Psychic TV and Temple ov Psychick Youth Up Close
Looking back, the link is evident between Psychic TV/Temple ov Psychick Youth’s establishment in 1981 and the release of chaos magick’s foundational grimoires (Peter Carroll’s Liber Null & Psychonaut and Ray Sherwin’s The Book of Results) only three years earlier in 1978. Psychic TV/Temple ov Psychick Youth’s internal design and public deployment reflected the larger chaos magick ethos—rather than directly disrupt the “control machines”, as Throbbing Gristle might, they operated through subterfuge. Psychic TV embodied the conspicuous, creative voice of P-Orridge and h/er lieutenants, but this functioned merely as an aural smokescreen for h/er much more ambitious gambit, the ritual collective Temple ov Psychick Youth (c. 1981-1991). Temple ov Psychick Youth’s international youth network presented to outsiders as a cult with militant aspirations, though in actuality, their unifying feature was less any revolutionary fervor than a wide-eyed affinity for P-Orridge’s hodgepodge of esoteric ideas and tactics strung together from chaos magick (Abrahamsson 2010: 11-5). Temple ov Psychick Youth also dissembled as a music subculture, doubling in the public eye as the Psychic TV fan club whose members espoused fanatical devotion to the band. Of course, behind the scenes, the reverse held true: Temple ov Psychick Youth’s machinations were prioritized, while Psychic TV provided media-facing agitprop and a hype machine in support of the Temple’s objective: to weaponize the techniques of chaos magick, and experiment with them in the test tube of the ’80s subculture landscape (P-Orridge 2004: 312).
P-Orridge possessed a messianic streak in both h/er cult organizing and creative ventures, alternating between a preening charisma and an unpredictable, explosive temper—often in equal measure. As a result, Psychic TV’s band membership turned into a revolving door for much of its 35 years of (intermittent) activity. This constant shuffle of artistic personnel led, in turn, to a mélange of different genres being probed (often at the same time). Psychic TV toyed with facets of psych-rock, the English ballad tradition, musique concrete, and the Burroughsian cut-up method, among others. Though often hit-or-miss, this synthesis reflected Psychic TV’s stated goal to forge a new “hyperdelic” subgenre of rock, one whose psychedelic vibes were deliberately injected with occult intrigues (Neal 2001: 227-37). The hyperdelic (and for their dance phase, “sampledelic”) music of Psychic TV played a specific organizing role: as practical background tracks for converting curious outsiders into loyal Temple ov Psychick Youth disciples, and usher them into the Temple’s superstructure. Psychic TV became the real-world application of Temple ov Psychick Youth’s prime credo: to harness pop culture as an “alchemical jar” for experimentation, and build an occult movement based in abstract philosophy rather than the common dogmas of organized religion (Kinney 1992: 327 and P-Orridge 1982: 30-1).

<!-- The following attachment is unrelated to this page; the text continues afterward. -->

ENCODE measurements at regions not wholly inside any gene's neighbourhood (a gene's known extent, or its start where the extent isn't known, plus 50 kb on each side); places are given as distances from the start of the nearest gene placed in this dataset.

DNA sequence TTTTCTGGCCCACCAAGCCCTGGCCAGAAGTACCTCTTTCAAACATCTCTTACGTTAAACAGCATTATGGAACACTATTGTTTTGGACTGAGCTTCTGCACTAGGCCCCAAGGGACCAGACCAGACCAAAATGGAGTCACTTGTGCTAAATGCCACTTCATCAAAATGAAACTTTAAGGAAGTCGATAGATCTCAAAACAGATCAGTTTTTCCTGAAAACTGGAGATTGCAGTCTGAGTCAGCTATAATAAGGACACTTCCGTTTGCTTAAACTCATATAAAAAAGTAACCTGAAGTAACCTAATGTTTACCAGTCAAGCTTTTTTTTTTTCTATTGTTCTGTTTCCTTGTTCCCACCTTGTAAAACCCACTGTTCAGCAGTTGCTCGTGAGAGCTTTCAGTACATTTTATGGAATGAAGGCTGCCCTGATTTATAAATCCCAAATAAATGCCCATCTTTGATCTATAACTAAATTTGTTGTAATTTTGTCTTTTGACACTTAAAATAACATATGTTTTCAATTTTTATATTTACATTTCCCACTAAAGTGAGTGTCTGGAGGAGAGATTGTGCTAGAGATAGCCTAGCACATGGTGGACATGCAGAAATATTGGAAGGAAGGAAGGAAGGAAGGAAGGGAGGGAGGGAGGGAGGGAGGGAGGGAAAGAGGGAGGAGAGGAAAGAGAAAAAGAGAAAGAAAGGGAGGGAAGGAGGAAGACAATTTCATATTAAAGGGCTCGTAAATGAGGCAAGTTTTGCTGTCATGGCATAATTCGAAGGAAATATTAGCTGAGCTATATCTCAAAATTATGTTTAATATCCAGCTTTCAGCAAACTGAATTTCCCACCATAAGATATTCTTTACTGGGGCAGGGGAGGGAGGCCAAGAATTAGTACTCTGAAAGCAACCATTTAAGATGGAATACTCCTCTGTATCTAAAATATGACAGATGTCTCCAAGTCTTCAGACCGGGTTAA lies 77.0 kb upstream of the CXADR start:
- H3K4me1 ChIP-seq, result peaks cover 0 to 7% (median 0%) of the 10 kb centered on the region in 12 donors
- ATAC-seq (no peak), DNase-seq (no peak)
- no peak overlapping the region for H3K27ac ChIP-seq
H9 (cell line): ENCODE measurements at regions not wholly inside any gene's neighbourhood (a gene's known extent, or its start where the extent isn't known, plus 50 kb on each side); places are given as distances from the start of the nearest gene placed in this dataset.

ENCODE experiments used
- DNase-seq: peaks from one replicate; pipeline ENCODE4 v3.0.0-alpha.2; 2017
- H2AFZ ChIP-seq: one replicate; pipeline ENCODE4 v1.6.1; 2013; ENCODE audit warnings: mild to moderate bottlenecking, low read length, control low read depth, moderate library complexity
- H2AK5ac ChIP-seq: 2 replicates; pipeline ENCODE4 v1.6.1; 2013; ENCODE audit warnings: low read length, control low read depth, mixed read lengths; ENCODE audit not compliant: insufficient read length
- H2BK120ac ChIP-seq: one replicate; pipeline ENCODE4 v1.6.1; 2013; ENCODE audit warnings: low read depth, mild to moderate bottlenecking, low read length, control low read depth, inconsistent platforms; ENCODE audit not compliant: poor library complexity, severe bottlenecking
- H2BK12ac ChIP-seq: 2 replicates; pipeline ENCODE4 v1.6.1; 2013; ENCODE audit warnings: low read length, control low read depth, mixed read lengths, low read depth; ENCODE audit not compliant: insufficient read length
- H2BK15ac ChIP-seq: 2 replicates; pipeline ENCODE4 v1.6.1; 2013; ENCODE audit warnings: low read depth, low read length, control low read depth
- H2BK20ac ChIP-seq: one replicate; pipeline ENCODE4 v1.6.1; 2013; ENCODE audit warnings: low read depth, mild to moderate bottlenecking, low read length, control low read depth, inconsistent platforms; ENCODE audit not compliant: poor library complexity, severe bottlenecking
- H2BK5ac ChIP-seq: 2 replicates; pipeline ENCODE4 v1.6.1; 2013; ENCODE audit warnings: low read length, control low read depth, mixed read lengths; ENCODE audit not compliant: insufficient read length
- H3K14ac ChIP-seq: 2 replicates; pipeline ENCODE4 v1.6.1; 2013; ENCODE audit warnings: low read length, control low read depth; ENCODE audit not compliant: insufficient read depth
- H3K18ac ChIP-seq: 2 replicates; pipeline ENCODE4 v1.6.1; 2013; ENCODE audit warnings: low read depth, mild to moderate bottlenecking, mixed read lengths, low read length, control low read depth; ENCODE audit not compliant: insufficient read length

By 1991, Temple ov Psychick Youth professed to have 10,000 followers in its ranks, expanding from an original home base in Brighton, England to bastions across the Western world. To accommodate this surge, a larger governing structure came about—”Access Points” as small redoubts for disciples to disseminate radical Temple ov Psychick Youth literature and art among the unsuspecting public, and “Stations” that oversaw entire territories of acolytes, such as Australia (TOPYCHAOS) and North America (TOPYNA) in North America (Kali Four Zero 2010: 85-6). Contrary to other youth “movements” which instilled fear and loathing in the Thatcher/Reagan managerial class, for Temple ov Psychick Youth the construction of myth was the whole point. Akin to Aleister Crowley and other occultists of yore, they summoned for onlookers (and foremost, the media) the appearance of an insurgent faction using viral branding that encompassed hairstyle, fashion, and a striking design profile. Temple ov Psychick Youth drew beguiling parallels with other fearsome outsider factions already in the public imaginary, including Jim Jones’ People’s Temple, Charles Manson’s “family”, and most pointedly, Robert de Grimston’s The Process Church (of the Final Judgement). From 1981-1987, Temple ov Psychick Youth’s partisans sported coordinated signifiers, ranging from military combat dress and priestly garb to elongated rat tails—but above all, the network’s identifying icon, the Psychick Cross. Derived from the papal cross with new pagan affectations, P-Orridge mused how “from The Process [Church] we saw the need for a logo, a symbol. I designed the Psychick Cross … a symbol that seems really familiar … so that people could find it easy to adopt into their personal mythology” (P-Orridge 2008: 406).
But in retrospect, all of Temple ov Psychick Youth’s early pageantry feels like just a prelude for cultural engineering’s concerted deployment circa 1988-91, in service to Psychic TV/Temple ov Psychick Youth’s joint acid house annexation. According to occultist Jason Louv, “Psychic TV (thanks, in large part, to regular consumption of MDMA), moved from an early focus on tribal, wolfpack-style declarations of war on man’s sleepwalking state and into a fully psychedelic (or rather, hyperdelic), Merry Prankster-esque cheerleader squad for sex, drugs, and magick” (Louv 2006: 21). Louv characterizes this direct action as the zenith of Temple ov Psychick Youth’s organizing, in which their devotees were already primed for the budding (but brave) new world of raving: the acid sound, MDMA, and other enchanted encounters with psychedelia’s atavism. In this moment, he insists, Temple ov Psychick Youth emerged as the tip of a countercultural spear, and briefly, the frenzy and rapture of acid house lifted the veil and exposed society’s inner logics of obedience and orthodoxy (Louv 2006: 22-3). This fawning narrative is standard for contemporary Psychic TV/Temple ov Psychick Youthdefenders, selling the sect and its band both as acid house’s portent and evangelist—a worthy inheritance for their prior indoctrination. But a larger question presses: precisely what tempted P-Orridge to pursue acid house as a target of cultural engineering, since this subculture was one of a plethora open to exploitation?